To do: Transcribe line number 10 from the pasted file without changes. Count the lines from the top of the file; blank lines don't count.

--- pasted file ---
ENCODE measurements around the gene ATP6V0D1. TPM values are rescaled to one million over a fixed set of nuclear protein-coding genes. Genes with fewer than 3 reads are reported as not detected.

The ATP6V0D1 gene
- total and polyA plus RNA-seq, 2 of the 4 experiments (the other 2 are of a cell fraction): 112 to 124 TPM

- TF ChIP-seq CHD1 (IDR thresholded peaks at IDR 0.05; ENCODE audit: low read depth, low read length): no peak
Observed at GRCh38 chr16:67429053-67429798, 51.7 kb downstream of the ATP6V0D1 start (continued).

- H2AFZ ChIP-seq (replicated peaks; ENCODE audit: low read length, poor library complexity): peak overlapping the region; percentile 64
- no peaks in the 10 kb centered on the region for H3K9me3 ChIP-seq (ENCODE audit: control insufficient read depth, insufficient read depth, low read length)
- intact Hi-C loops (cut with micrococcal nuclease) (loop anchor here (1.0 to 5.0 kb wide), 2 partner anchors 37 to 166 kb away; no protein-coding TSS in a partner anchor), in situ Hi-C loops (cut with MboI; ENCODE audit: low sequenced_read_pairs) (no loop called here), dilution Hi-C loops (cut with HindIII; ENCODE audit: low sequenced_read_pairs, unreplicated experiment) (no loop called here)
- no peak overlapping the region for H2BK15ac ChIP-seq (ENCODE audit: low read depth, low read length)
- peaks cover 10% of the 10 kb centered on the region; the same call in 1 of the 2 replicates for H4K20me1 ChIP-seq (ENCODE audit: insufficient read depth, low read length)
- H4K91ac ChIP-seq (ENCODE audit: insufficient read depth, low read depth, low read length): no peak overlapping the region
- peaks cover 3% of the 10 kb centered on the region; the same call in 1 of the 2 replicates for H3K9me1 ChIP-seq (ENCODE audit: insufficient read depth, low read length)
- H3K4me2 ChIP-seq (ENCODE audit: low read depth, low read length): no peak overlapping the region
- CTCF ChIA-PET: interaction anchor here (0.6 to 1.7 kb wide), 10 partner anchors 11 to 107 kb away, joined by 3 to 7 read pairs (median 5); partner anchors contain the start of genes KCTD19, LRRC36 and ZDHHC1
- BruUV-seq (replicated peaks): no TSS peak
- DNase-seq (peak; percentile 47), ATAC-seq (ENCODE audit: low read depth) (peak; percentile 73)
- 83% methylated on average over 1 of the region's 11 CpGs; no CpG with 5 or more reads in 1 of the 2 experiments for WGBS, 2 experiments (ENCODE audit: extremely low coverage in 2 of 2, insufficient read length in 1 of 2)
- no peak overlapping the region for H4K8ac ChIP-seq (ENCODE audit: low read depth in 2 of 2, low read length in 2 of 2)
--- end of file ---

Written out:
- peaks cover 10% of the 10 kb centered on the region; the same call in 1 of the 2 replicates for H4K20me1 ChIP-seq (ENCODE audit: insufficient read depth, low read length)